Combined Lead Time

Posted in Operations and Supply Chain Terms, Total Reads: 261

Definition: Combined Lead Time

The longest planned lead time involved to accomplish the activity in question. For any item planned through MRP, it is found out by reviewing the lead time for each bill-of-material path below the item; whichever path adds up to the greatest number defines combined lead time. It is also known as cumulative lead time.

Illustration given below shows the different combined lead times one may find in a manufacturing process.

Image: supply-chain-consultant


There are two types of combined lead time:

• The Combined Manufacturing lead time is the time that is required to manufacture an item if all the raw materials and components are in stocks but had to prepare all the sub assemblies level by level.

• The Combined total lead time is the time needed to manufacture an assembly or an item if one had to order all the raw materials or components and if one had to make all the sub assemblies.


Significance of Combined Lead Time

The importance of the combined lead time from a material planning point of view is that beyond the combined lead time, variations in the schedules can be accommodated without upsetting the course of any active purchase orders or works orders at least from a material point of view. Inside the combined lead time changes may not be possible due to a deficiency of one or more components and even those changes that are achievable could cause interruption to current works orders, intended orders and/or purchase orders. Large increases to the schedule inside the combined lead time for one customer may therefore have a unfavorable effect on other customers. Large reductions in schedules can result in spare material and idle capacity.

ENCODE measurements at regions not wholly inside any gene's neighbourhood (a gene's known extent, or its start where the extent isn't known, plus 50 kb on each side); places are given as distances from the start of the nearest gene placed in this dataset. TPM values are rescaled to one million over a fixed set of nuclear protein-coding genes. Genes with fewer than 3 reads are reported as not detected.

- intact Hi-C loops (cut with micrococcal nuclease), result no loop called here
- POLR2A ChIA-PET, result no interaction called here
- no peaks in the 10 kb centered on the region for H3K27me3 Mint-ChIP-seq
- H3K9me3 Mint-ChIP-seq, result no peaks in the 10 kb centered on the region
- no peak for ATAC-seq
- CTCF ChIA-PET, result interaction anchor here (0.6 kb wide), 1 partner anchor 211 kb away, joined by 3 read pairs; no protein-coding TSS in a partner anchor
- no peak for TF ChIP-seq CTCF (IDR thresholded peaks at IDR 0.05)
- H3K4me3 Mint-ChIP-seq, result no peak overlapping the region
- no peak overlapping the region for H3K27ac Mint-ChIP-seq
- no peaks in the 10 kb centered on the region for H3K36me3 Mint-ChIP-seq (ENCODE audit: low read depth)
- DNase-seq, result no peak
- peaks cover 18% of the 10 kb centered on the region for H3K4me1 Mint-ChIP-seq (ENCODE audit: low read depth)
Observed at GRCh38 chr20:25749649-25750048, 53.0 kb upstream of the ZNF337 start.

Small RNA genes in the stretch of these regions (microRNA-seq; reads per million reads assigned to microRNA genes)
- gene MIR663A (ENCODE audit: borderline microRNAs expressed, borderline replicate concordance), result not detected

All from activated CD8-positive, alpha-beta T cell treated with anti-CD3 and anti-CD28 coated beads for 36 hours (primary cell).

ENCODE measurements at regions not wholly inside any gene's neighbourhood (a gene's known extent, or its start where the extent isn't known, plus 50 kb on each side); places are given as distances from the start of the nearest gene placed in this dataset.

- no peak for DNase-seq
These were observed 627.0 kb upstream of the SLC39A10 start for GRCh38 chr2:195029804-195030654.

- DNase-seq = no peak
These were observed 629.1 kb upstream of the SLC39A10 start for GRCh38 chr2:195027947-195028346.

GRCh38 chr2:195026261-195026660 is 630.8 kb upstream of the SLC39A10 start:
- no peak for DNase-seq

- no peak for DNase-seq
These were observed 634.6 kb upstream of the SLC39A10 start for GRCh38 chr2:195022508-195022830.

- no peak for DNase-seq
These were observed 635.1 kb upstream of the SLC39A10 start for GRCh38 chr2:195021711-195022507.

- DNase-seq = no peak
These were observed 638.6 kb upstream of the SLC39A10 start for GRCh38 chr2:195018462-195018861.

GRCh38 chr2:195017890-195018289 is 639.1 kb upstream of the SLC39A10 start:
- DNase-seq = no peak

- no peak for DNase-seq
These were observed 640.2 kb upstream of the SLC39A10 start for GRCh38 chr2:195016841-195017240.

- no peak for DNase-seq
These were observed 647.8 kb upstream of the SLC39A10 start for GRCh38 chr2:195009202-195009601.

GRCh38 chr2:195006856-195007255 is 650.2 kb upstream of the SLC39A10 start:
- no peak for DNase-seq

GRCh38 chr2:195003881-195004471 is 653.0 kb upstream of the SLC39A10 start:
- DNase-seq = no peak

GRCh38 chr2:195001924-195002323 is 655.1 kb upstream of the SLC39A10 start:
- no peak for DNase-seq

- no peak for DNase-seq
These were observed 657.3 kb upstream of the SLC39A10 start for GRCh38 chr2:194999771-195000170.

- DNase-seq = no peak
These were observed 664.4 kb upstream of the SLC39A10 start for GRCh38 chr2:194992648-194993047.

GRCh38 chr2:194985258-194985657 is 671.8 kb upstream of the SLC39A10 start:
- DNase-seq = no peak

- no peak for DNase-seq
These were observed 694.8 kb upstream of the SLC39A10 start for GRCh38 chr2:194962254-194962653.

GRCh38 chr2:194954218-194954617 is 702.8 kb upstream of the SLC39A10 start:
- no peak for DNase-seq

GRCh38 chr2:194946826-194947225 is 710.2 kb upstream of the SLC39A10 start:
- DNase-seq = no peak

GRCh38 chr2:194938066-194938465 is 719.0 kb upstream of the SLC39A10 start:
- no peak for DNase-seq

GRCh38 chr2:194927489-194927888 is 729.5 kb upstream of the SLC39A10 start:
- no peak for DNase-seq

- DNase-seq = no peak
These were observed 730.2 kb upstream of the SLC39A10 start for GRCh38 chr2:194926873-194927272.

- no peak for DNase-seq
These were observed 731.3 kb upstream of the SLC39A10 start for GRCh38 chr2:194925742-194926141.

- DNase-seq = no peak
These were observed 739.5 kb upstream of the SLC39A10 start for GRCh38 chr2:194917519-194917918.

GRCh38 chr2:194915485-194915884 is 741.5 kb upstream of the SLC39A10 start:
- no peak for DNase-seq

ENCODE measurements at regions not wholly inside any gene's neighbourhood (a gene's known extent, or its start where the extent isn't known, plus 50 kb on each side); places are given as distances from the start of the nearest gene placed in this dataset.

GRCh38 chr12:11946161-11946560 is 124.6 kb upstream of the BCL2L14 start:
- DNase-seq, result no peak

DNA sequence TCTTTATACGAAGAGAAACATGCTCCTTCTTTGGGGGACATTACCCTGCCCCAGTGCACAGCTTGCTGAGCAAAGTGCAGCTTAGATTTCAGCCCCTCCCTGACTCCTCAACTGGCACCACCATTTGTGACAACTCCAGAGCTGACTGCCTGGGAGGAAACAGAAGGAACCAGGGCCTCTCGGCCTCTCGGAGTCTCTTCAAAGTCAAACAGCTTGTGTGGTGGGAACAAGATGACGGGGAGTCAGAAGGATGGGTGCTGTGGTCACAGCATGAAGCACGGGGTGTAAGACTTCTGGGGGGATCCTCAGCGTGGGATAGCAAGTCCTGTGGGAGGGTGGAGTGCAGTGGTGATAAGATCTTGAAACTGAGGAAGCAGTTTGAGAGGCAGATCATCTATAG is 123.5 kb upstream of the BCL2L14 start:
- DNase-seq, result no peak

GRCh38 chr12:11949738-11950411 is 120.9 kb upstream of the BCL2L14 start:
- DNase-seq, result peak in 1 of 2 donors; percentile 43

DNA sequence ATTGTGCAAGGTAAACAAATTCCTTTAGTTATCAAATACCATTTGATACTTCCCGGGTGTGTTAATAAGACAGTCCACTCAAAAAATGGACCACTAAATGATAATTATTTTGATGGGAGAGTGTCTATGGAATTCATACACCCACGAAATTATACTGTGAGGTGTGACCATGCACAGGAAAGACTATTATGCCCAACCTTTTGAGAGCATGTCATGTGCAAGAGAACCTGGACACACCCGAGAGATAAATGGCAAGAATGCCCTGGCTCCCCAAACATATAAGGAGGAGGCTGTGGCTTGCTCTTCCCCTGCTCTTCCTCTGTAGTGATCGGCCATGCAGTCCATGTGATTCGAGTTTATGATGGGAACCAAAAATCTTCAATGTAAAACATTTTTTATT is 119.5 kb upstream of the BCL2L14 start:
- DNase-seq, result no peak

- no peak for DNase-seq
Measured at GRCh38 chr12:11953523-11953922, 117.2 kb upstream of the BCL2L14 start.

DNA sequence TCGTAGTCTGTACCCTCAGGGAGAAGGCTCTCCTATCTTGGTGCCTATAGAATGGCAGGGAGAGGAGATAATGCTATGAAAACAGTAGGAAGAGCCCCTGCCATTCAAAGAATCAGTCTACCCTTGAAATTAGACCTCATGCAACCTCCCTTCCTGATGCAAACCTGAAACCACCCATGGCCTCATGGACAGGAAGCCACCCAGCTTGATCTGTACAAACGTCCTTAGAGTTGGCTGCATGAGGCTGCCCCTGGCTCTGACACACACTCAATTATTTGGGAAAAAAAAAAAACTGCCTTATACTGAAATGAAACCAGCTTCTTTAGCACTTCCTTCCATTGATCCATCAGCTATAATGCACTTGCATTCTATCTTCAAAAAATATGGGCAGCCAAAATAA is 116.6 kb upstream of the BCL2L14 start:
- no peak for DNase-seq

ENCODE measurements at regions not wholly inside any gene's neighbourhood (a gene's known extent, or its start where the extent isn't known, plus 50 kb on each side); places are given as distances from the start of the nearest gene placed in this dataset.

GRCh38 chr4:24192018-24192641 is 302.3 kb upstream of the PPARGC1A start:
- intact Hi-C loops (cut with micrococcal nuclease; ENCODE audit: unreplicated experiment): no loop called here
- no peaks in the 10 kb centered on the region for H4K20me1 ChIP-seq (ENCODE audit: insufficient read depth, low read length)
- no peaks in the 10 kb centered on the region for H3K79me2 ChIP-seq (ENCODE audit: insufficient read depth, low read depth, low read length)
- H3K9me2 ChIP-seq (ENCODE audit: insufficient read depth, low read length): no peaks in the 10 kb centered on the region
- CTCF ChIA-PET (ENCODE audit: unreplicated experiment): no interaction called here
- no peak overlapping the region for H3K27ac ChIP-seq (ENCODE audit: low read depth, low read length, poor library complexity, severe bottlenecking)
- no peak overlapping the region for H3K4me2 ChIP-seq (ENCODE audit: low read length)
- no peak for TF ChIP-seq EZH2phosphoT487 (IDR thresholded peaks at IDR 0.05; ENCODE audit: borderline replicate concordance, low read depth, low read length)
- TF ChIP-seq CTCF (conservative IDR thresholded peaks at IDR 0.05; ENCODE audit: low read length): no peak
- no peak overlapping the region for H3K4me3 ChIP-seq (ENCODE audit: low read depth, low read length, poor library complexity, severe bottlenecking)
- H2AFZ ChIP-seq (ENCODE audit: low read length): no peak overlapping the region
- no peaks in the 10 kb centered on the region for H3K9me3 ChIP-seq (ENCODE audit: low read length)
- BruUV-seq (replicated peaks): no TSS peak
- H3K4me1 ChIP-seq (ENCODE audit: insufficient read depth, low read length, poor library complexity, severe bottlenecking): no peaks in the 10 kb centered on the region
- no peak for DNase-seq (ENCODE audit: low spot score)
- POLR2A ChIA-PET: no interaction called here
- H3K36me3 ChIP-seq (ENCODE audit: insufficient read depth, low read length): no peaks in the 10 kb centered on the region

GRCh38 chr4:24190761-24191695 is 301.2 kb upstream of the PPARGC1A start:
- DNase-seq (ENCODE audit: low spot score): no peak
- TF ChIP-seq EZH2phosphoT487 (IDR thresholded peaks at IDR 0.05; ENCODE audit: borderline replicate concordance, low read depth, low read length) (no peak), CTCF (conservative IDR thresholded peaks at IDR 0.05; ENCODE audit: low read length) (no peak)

It is significant to notice that the combined lead time includes the lead time of purchased items. It is a assessment of the importance of relationships with vendors to note that your vendors’ lead times, as part of the combined lead times, are integral to your planning process. Changes to a purchased part’s lead time affect the combined lead time of all parts that use the part. Purchase lead times are often longer than internal lead times.



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